The Minolta 50mm f/1.4 really is quite "nifty".
I really started getting back into photography 8 years ago when I met my good friend Turner, who produced HeyDontShoot.com with me. Today I returned to the site of our very first video https://www.youtube.com/watch?v=C0eXq9NjgAA and coincidentally shot with the exact same focal length, the "nifty fifty", 50mm prime lens.
Admittedly, that was not a great video. As a matter of fact, we had to go back and reshoot the introduction and the entire video was so shaky, that I had to begrudgingly use the YouTube "make your video less shaky" feature. Ugh. I cringe at the thought of it. We were all pretty much amateurs at that point. I mean, we barely even mentioned the fact that half of us were shooting a 50mm lens on a crop sensor camera, which is a big thing to neglect to mention since the focal length on a crop sensor camera for a 50mm lens is 75mm! That would be kind of important to know, don't you think?
But I digress.
Today I was right back there, in Uijongbu, shooting with a 50mm lens on a full-frame Sony A99. I believe that after years of practice, my shots with a 50mm have improved since those humble beginnings.
I actually don't think the 50mm is the best lens for street photography. No doubt it's a versatile focal length, but for my style of composition and what I personally like to capture, I would prefer a slightly wider field of view. I have been looking real hard at the Rokinon 45mm f/1.8 but that would be for my E Mount camera bodies, which, I have left at home for safe keeping, while I am here in Korea. That's not to say I didn't bring any wider lenses with me, I did, but someone on YouTube asked me to do a video about what settings I use for street photography on the 50mm, so, over the past few days, I took the short train ride down a few stops to Uijongbu, South Korea and only brought my 50mm.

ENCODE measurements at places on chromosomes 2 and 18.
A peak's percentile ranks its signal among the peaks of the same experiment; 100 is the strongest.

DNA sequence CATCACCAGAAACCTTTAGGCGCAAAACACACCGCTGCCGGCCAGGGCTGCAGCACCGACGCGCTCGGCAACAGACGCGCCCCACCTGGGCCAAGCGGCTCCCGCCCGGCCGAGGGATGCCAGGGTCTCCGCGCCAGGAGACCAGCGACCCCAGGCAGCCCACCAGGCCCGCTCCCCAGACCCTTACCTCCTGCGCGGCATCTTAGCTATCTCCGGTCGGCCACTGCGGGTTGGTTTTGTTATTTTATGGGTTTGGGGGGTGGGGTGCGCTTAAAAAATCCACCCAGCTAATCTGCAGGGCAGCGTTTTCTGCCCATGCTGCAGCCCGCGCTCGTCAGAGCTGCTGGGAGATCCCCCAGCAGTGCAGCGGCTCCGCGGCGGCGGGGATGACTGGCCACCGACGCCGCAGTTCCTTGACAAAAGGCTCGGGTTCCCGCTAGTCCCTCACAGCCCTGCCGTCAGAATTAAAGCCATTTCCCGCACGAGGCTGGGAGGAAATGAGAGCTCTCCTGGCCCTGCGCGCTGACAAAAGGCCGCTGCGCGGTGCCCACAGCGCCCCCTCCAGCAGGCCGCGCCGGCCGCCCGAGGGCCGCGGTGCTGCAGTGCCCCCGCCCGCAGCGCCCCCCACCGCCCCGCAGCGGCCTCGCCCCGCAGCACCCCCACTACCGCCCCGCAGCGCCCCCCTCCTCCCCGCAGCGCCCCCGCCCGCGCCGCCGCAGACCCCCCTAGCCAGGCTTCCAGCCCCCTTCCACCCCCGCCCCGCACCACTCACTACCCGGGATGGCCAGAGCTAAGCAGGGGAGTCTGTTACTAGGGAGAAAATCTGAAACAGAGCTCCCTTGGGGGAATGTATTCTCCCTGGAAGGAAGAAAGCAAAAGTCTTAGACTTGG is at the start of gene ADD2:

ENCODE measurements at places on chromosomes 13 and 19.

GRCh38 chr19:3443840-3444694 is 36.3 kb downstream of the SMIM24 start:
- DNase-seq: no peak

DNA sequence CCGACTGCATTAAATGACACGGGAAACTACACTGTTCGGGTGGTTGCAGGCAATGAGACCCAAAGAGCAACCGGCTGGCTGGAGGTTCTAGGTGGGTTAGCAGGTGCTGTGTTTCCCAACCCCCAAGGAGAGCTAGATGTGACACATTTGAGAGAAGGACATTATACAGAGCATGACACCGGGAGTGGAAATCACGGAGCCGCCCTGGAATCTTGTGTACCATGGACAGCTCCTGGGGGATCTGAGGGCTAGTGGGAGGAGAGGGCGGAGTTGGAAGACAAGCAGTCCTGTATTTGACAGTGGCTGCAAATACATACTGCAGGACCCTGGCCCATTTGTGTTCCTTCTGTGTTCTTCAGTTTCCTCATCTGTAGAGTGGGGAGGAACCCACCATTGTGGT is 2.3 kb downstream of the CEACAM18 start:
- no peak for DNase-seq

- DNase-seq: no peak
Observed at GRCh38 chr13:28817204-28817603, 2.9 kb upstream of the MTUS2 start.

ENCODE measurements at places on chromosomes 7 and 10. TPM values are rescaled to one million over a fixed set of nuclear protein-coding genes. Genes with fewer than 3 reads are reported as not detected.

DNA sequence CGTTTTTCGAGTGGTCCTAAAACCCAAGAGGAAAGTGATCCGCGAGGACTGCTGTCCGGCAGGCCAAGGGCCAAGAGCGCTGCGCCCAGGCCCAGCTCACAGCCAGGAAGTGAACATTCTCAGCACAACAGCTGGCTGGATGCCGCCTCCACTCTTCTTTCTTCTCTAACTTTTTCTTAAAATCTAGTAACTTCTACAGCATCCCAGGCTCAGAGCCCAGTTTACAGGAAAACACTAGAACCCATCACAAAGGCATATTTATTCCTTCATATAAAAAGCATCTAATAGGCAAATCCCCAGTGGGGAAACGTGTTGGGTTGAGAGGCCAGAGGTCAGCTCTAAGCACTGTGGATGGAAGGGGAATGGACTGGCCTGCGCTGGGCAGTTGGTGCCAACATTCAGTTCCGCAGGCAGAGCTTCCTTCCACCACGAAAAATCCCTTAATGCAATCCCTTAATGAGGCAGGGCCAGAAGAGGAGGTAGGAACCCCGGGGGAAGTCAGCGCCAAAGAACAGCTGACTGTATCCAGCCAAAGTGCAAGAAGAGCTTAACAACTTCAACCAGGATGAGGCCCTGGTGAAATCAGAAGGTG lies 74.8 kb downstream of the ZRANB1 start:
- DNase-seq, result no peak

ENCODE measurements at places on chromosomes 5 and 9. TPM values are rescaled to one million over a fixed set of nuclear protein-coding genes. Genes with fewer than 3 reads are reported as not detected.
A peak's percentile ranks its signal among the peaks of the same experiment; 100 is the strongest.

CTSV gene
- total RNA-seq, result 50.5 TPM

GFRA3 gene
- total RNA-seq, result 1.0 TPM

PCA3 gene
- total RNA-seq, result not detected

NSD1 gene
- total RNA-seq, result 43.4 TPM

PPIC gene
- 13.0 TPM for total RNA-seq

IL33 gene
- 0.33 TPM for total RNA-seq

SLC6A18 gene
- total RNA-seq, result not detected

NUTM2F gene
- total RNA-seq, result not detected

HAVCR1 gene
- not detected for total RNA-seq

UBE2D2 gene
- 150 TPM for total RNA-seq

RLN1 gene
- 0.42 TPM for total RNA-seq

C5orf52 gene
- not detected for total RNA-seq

Above image: f/5.6 ISO 800 Exp. 1/160th
Below image: f/9 ISO 800 Exp. 1/200th
In regards to my settings for the two images above: The day was overcast and rainy, with no chance of any sunshine for the entire day. ISO 800 is a good starting point for outdoor photography with moderately dark, cloudy skies. I would have had no problem going up to ISO 1250 or even 1600 but once I saw that I was able to use shutter speeds faster than 160th and smaller apertures as in the above pictures, I was perfectly happy staying at ISO 800. Why is that important? Because remember that your images will generally be more "grainy" the higher you bump up the ISO. For this Sony A99, I have noticed that the maximum ISO I ever want to use is 6400, but that's only in a real pinch. At 6400 there's noticeable grain and noise. 3200 is ok, but not great, anything 1600 and below is fine. Unfortunately, due to the rain, I wasn't really able to shoot any other photos worth sharing but at least with these two images, we can talk about settings in those conditions.
Now then, let's jump forward two days to much, much nicer weather with plenty of sunshine and scant few clouds in the sky. Obviously, with plenty of sunshine you're going to be shooting almost exclusively at ISO 100 maybe with the exception of shaded areas etc. Now the great thing about easier lighting conditions like these is that you can work with the full range of apertures and shutter speeds for the most part, since of course, you don't have to worry so much about the light.
F/5.6 ISO 100 Exp. 1/250thFor the composition of the photo shown above, I wanted to focus on the art work nearest my position but also wanted to show the other art work on the support beams in the background. I selected f/5.6 because I wanted those faces in the background to be slightly out of focus (so as to keep the viewers attention on the face in the foreground) but not so out of focus that you wouldn't be able to tell what they were. Shutter speed wasn't much of a consideration since the objects are not moving and 1/250th is fast enough to avoid any hand held camera shake. Usually 1/160th is about as slow as I am comfortable with shooting hand held. Maybe in a pinch I can hold the camera steady at 1/60th, and for sure 1/30th is really pushing it, for me. Now that might change with my E mount camera bodies with in-body stabilization, but with this A99 featuring what's called sensor shift stabilization and not the 5 axis stabilization AND the Minolta lens not having stabilization, I try to keep the shutter speed at 1/160th or faster when shooting hand held. Here's a page with a little more info about image stabilization.